[0002] Shoulder replacement operations involve replacing at least a portion of the proximal section of the humeral shaft with a prosthesis. Typically, the medullary canal of the humerus is reamed or bored at its upper end for receiving the prosthesis. A stem portion of the prosthesis is inserted into the reamed portion of the humerus in a secure position. The stem engages an artificial humeral head for receipt by the glenoid cavity.

[0003] Early shoulder prostheses were typically unitary structures including a stem, to be implanted within the humerus, and a head, to be positioned within the glenoid cavity of the scapula, attempting to directly mimic the unitary structure of the upper portion of the humerus that they were designed to replace.

[0004] Due to several problems with the a conventional unitary shoulder prosthesis, among them the necessity of maintaining a large inventory of differently configured prostheses in order to accommodate the varying morphologies of patients, assorted modular prostheses have been developed. A modular prosthesis generally consists of two parts: a stem that is mounted into the medullary canal of the humerus, and a head connected in some manner to the stem. The head replaces the bearing surface of the scapula to allow the movement of the shoulder. Different stem sizes and head sizes in a modular prosthesis provide the surgeon with some degree of inter-operative flexibility which facilitates reconstruction of the original anatomy of the patient. With a range of stem sizes and a range of head sizes available, the surgeon can choose a particular combination to suit the anatomy of each individual without having to have a large inventory of unitary humeral prostheses.

[0005] While modular prostheses have solved a number of problems prevalent in the prior art, others remain. For example, unitary as well as modular prostheses typically fail to maximize flexibility of the stem portion in order to reduce hoop stress during insertion of the stem.

SUMMARY OF THE INVENTION

[0006] The present invention relates to a humeral stem for use in a shoulder prostheses. In particular, the invention provides a humeral stem having a plurality of stem segments, preferably an odd number of stem segments, allowing the humeral stem to conform to the geometry of the medullary canal. The stem has increased stability and distal flexibility to relieve humeral pain. The invention also provides a series of such humeral stems. Generally, the stems are for use in a modular shoulder prosthesis. However, if desired, a unitary prosthesis could be designed having a stem configured as taught herein. The stem has utility in any prosthesis in which a stem of the prosthesis is to be inserted into the medullary canal of the bone, such as a shoulder, hip, knee, or finger prosthesis.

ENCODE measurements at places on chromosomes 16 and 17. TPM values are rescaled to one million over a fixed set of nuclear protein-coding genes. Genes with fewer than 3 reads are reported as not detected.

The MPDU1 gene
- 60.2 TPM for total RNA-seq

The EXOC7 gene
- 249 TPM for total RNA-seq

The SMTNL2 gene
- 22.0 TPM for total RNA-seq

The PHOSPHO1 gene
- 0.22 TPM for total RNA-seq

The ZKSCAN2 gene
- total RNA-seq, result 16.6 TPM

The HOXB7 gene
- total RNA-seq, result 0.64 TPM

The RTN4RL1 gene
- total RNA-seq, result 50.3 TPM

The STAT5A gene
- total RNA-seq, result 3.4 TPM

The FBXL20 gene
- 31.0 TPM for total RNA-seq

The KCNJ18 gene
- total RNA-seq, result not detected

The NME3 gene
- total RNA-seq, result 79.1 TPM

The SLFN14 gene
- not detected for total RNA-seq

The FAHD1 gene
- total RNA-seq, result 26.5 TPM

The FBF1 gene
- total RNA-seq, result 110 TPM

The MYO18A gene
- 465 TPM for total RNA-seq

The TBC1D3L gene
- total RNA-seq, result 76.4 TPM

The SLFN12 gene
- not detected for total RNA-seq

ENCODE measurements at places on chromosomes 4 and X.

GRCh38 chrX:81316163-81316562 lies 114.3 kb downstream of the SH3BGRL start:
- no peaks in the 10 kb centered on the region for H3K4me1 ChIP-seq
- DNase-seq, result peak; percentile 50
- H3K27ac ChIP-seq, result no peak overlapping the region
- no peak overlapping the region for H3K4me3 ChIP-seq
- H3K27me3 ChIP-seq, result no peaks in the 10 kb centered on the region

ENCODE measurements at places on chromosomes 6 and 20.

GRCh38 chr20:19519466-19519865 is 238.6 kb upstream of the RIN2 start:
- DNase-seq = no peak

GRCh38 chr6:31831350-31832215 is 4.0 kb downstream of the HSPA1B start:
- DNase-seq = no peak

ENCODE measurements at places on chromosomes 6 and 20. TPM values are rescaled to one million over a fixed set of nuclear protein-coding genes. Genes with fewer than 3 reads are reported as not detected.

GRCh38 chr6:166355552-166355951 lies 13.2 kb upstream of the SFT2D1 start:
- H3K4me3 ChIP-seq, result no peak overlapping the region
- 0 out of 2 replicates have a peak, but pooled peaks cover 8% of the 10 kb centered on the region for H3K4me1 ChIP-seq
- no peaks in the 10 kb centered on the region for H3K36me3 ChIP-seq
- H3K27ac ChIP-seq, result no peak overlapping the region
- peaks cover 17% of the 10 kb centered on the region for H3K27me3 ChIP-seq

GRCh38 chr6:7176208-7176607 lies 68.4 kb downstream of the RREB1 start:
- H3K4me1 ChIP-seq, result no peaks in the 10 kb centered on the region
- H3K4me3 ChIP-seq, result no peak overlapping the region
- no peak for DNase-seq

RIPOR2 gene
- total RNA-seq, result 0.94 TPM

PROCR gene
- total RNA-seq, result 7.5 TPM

[0007] A modular humeral prosthesis generally comprises a stem to be fitted to a resected humerus and a head sized and configured to approximate the humeral head. Optionally, one or more connecting members may be used to connect the stem to the head in a variety of configurations. For example, the connecting member could be used to achieve varying degrees of eccentricity (offset) or tilt of the head to the stem. The humeral head has a spherical surface on one side and a flat face on the opposite side. The spherical surface replaces the bearing surface of the normal humeral head to allow movement of the shoulder.

[0008] The humeral stem is shaped for insertion into the reamed portion of the medullary canal of the humerus. The stem includes an axial bore and a plurality of stem segments separated by longitudinal slots around the distal end. The plurality of stem segments allows the stem to assume the shape of the humeral medullary canal, the slots allowing for distal compression. Providing an odd number of stem segments, preferably three, allows the stem segments to conform to the geometry of the medullary canal. The size and length of the bore as well as the length of the stem segments and slots are codependent and determine the compression force necessary to compress the distal diameter of the stems by a predetermined amount. In the series of stems, the bore, stem segments and slots are sized and configured such that the compression force needed to compress each stem decreases as the diameter of the stem increases. Preferably, a series of stems is provided having varying diameters.

[0009] Thus, the stem reduces hoop stress during insertion of the stem. The stem is especially effective in relieving cortical wall pressures in potentially thinner cortical walls.

BRIEF DESCRIPTION OF THE DRAWINGS

[0010]FIG. 1 a side view of one embodiment of the present invention;

[0011]FIG. 2 is a rear view of one embodiment of the present invention;

[0012]FIG. 3 is a cross-sectional view of the distal end of one embodiment of the invention;

[0013]FIG. 4 is a cross-sectional view of one embodiment of the invention.

DETAILED DESCRIPTION OF THE PREFERRED EMBODIMENTS

[0014] In the drawings, like structures are provided with like reference numerals.